* 3:30 a.m. -- "Three Faces East" (1930). Imagine teaming Erich von Stroheim and Constance Bennett in a spy drama (each tried to forget this once filming ended). Well, imagine no longer in this remake of a 1926 silent.

* 4:45 a.m. -- "Reducing" (1931). This comedy about a Manhattan weight-loss parlor stars Marie Dressler (who's always fun to watch) and Polly Moran, while Anita Page and Sally Eilers each have supporting roles.

More comments from Maltin himself can be found at http://blogs.indiewire.com/leonardmaltin/classic-moviesand-meon-tcm-20150926. And according to Laura's Miscellaneous Musings, some of the ratings in this edition of the book differ from their predecessors (http://laurasmiscmusings.blogspot.com/2015/09/book-review-leonard-maltins-classic.html). Whether or not that's good news for "True Confession" remains to be seen.

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A little portrait magic

Posted by vp19 on 2015.09.27 at 18:49
Current mood: impressedimpressed

As part of my Carole Lombard research for this blog, I peruse plenty of portraits of the lady, some of which I think I've seen before (but, since there's no Paramount p1202 or other studio tag, I can't completely confirm that I have). However, I'm nearly 100 percent certain I've never seen the pic above before, because I would've remembered it -- arms folded, glamorous, as if she were auditioning for a mid-thirties version of "I Dream of Jeannie." (I would bet Barbara Eden, a terrific comedic actress beyond that one iconic role, was a Lombard fan in her youth.)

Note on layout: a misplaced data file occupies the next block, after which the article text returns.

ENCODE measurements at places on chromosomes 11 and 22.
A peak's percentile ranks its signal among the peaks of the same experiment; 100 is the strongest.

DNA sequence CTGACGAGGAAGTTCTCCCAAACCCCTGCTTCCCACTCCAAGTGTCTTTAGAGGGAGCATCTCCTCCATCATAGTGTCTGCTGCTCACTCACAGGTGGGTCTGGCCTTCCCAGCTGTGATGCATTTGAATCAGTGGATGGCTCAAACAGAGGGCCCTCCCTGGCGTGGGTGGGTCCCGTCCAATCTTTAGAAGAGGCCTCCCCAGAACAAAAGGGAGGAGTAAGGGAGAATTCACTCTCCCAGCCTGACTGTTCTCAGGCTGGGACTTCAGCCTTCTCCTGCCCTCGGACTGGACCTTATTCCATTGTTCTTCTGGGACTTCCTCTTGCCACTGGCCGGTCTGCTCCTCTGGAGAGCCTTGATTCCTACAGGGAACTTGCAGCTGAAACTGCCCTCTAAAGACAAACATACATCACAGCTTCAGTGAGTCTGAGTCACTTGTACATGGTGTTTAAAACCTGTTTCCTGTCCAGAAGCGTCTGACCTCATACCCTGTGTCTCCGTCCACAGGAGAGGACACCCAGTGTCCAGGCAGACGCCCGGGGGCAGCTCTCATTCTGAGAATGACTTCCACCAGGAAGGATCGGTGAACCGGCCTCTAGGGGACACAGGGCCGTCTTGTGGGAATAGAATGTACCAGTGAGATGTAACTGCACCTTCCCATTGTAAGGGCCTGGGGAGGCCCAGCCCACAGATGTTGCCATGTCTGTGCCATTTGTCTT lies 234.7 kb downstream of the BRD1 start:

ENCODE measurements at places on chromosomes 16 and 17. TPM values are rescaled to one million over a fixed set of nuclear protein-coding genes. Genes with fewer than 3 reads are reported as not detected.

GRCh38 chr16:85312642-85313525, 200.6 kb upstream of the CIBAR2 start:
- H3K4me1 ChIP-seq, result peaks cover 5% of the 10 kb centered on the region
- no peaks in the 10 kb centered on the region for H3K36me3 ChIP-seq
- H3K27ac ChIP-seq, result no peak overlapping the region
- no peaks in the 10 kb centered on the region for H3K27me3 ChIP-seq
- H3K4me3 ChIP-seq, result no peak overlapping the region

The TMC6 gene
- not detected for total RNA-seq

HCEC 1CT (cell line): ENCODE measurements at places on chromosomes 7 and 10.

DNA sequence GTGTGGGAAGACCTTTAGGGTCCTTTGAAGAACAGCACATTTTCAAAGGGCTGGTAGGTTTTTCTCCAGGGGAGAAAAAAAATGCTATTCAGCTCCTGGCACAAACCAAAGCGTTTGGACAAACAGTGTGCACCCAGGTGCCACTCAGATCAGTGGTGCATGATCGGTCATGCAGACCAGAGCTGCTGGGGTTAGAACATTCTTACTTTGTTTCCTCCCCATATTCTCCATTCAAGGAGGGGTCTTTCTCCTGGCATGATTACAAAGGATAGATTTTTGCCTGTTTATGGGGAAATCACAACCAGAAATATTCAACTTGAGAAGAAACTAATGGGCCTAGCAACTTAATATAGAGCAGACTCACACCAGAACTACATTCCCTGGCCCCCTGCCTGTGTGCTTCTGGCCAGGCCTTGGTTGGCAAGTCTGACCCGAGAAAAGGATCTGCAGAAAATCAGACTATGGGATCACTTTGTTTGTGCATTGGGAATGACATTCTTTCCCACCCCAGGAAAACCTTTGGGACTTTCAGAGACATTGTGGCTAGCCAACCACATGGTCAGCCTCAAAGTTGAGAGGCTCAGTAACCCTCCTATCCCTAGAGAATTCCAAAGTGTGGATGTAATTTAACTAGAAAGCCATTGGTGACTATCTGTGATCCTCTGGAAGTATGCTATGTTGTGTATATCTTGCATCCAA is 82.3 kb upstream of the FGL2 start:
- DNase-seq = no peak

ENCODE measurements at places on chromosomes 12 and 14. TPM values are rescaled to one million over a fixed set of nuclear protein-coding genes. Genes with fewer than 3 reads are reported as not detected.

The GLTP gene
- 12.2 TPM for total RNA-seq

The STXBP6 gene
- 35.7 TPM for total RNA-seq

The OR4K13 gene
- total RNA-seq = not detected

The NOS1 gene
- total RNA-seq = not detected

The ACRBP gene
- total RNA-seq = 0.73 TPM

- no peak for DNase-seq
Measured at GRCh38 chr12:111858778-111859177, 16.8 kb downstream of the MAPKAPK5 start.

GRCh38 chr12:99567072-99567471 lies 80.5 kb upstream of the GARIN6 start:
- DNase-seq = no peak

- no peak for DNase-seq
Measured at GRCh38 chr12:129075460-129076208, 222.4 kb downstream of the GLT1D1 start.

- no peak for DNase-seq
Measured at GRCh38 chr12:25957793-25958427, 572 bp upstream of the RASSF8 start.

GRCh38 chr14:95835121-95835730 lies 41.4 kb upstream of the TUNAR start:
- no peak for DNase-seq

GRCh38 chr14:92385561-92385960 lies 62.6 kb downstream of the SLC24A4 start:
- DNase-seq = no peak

It's one of three portraits of Carole that caught my eye today; here are the two others. First, this pic from 1938:

Then, this sepia-toned image:

All are 8" x 10" reprints available for $14.95 each. For the one with arms folded, go to http://www.ebay.com/itm/CAROLE-LOMBARD-8X10-PHOTO-H1386/401002044215?_trksid=p2046732.c100040.m2060&_trkparms=aid%3D111001%26algo%3DREC.SEED%26ao%3D1%26asc%3D20140107095009%26meid%3Dbcc277c6c46245b1a6c5d3421fc280d8%26pid%3D100040%26rk%3D1%26rkt%3D4%26sd%3D401002044215. The 1938 portrait is at http://www.ebay.com/itm/CAROLE-LOMBARD-8X10-PHOTO-H1382/401002043528?_trksid=p2046732.c100040.m2060&_trkparms=aid%3D111001%26algo%3DREC.SEED%26ao%3D1%26asc%3D20140107095009%26meid%3Da296e58a75c545baa418bbf4d1e1186f%26pid%3D100040%26rk%3D3%26rkt%3D4%26sd%3D401002044215. And for the sepia shot, visit http://www.ebay.com/itm/CAROLE-LOMBARD-8X10-PHOTO-H1376/401002042442?_trksid=p2046732.c100040.m2060&_trkparms=aid%3D111001%26algo%3DREC.SEED%26ao%3D1%26asc%3D20140107095009%26meid%3D77d3a1a8bf054c78b19b1708bdcfd530%26pid%3D100040%26rk%3D3%26rkt%3D4%26sd%3D401002043528.

In all, the seller has 92 Lombard items available as of this writing, most of them photos selling for $14.95. Check his wares at http://www.ebay.com/sch/m.html?_odkw=&_ssn=bills_collectibles_store&item=401002044215&_osacat=0&_from=R40&_trksid=p2046732.m570.l1313.TR7.TRC2.A0.H0.Xcarole+lombard.TRS1&_nkw=carole+lombard&_sacat=0.

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'Standing' for a Hollywood Pattern

Posted by vp19 on 2015.09.26 at 21:49
Current mood: artisticartistic